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Income inequality is surging, and there are few countries where it is rising faster than the United States. The distance between rich and poor is greater in America than nearly all other developed countries, making the US a leader in a trend that economists warn has dire consequences. GlobalPost sets out on a reporting journey to get at the ‘ground truth’ of inequality through the lenses of education, race, immigration, health care, government, labor and natural resources. The hope is to hold a mirror up to the US to see how it compares to countries around the world.
Sheboygan, Wisconsin has one of the most even distributions of income in the US, but the middle class now fights to preserve its prosperity.
SAUSAGE AND VINEGAR
The building is full of meat in various stages of undress. Deer are slaughtered there, meat cut into steaks and chops, and a machine whips dollops of ground meat into casings and shoots out sausages.
Sausage of all kinds gets hung on racks and rolled into a smoker before its tossed behind the glass of the store’s 80-foot meat counter, filled with bratwursts, chops, wieners, steaks and summer sausages.
Miesfeld's Meat Market is best known for its meats and cheese and serves more than 30 varieties of Bratwurst. People come from miles for a true "brat experience."
Miesfeld’s Meat offers up to 3,000 items, but has not always been thus.
Chuck Miesfeld’s father died suddenly when the store was still a small downtown butcher shop. Miesfeld decided to borrow the money to move the shop and its eight employees to the edge of town in 2000. It was a huge risk, Miesfeld said.
“Those are my nuts on the line, not the people who work here,” said Miesfeld. “You wouldn’t believe the sleepless nights I had.”
It’s worked out well for everyone. Go to the Charcoal Inn, a little joint in north Sheboygan, and you can order a Miesfeld bratwurst that’s been sliced open before it’s grilled and served with sauteed onions and sauerkraut and mustard on a fresh bun (they call it a “hard roll”) from Johnston’s Bakery a mile to the south.
Miesfeld now employs 43 people, and sells meat to 110 restaurants and 45 supermarkets.
So when people say they can’t find a job, Miesfeld tells them to look for something better: “You’ve got to work at things. You can be whatever you want to be, but you’ve got to go out and grab it.”
One man who has gone out and “grabbed it” is Dave Sachse. He buys and sells industrial companies, and he probably wouldn’t mind if you called him an industrialist.
He has an office building on the outskirts of Sheboygan that he bought at a discount after the group of realtors that built it lost all their money in the recession. He was there at his desk at 8 a.m. on a Saturday. The flat screen on the wall was tuned to SportsCenter, the volume was down low.
David Sachse, owner of Nutrients, Inc., sold Polar Ware/Stoelting to the Vollrath family last year. The statue of a carved wooden charging bull is in Sachse's office in Sheboygan.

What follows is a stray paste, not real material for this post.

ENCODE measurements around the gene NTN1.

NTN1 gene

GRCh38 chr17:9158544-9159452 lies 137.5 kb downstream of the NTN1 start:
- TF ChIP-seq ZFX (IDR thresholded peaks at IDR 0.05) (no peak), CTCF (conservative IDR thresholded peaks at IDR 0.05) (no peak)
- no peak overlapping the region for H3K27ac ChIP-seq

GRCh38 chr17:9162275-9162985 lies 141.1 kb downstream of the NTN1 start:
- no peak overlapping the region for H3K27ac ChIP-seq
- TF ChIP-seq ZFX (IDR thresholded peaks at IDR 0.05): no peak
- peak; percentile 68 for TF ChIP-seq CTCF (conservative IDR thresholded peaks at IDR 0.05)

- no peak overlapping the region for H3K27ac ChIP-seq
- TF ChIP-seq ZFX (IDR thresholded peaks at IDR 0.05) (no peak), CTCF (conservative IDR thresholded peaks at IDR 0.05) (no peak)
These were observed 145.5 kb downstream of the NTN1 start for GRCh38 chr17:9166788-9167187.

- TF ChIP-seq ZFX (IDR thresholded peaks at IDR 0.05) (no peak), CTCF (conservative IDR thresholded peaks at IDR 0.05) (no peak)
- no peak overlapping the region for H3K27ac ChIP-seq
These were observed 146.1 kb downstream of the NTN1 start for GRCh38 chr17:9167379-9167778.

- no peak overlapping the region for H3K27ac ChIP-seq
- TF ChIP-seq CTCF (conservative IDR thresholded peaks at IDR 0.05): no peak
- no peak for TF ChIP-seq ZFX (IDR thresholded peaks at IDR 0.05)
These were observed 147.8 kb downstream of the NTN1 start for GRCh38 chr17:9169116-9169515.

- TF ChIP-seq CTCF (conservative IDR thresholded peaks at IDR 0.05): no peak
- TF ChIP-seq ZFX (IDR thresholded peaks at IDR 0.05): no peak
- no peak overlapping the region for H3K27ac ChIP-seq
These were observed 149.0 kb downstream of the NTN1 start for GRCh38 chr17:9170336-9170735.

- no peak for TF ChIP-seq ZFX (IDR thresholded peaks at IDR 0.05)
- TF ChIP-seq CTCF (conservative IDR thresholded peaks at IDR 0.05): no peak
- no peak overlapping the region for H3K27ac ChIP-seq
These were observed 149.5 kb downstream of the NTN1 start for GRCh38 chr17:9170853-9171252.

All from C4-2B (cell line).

The building has an office for Sachse’s son and an analyst they hired, and it’s full of memorabilia. Signed Green Bay Packers helmets, signed jerseys from Michael Jordan, Magic Johnson and Larry Bird.
Another piece of memorabilia hangs above the door inside the bathroom. The name on the blue-and-red baseball cap is Darosa, Inc., a venture that didn’t work out for Sachse. It drives home the razor-sharp edge between success and failure for anyone sitting on the office toilet.
“I keep that to remind me they don’t always work,” Sachse said.
He grew up in Sheboygan, where his parents ran a longstanding luggage and leather goods business. He went to Marquette University to study dentistry but found it didn’t interest him.
He ended up in sales at Kohler for 15 years and learned about power systems. He bought an acoustic ceiling and wall panel company in Chicago and then a wall panel company in Ladysmith, Wis. He combined the companies and then sold them to Owens Corning. Voilà. He’s been buying and selling businesses ever since.
Now he is at least part owner of a vinegar maker, an industrial coatings company, Milwaukee Forge and a metal-stamping business in Sheboygan Falls. His son is trying to launch an online business.
“God has been very good to me,” Sachse said. “I made a lot of money and I was very lucky.”
He’s optimistic. He doesn’t think labor is always the key cost of manufacturing, and he thinks the US competes well in other ways. The market is always in flux, and people like Sachse, with quick brains and capital and connections to spare, are ready.
“I think our best years are coming,” he said.
WAITING OVER THE HOLE
Kristopher Panick, ice fishing at the marina, is less prepared. He’s a complicated mix of cheerful and worried when he talks about the economy.
He gets paid $18.50 per hour when there’s work. It’s an employer’s market, he said, and he worries about the immigrant roof and siding contractors who underbid his firm.
The wind shot snow across the ice and the flag on one of his tip-ups popped into the air. He thought it might be a northern pike, or a lake trout. He walked to the hole and pulled up the line. No bite, just a squirming minnow.
Panick has a girlfriend, but he has a hard time making ends meet just for him and his three dogs. Last year he made $30,000 and was thrilled about it.
“That’s really good for me,” he said.
All around him are financial struggles. One of his brothers has been out of work for 18 months. One of his friends has maxed out six credit cards.
Yet Panick doesn’t begrudge anyone for making money. He believes hard work is rewarded. He believes in his skills, and trusts his boss to find jobs that will allow him to put food on his table.
“There’s always going to be the people in charge who have the money,” he said.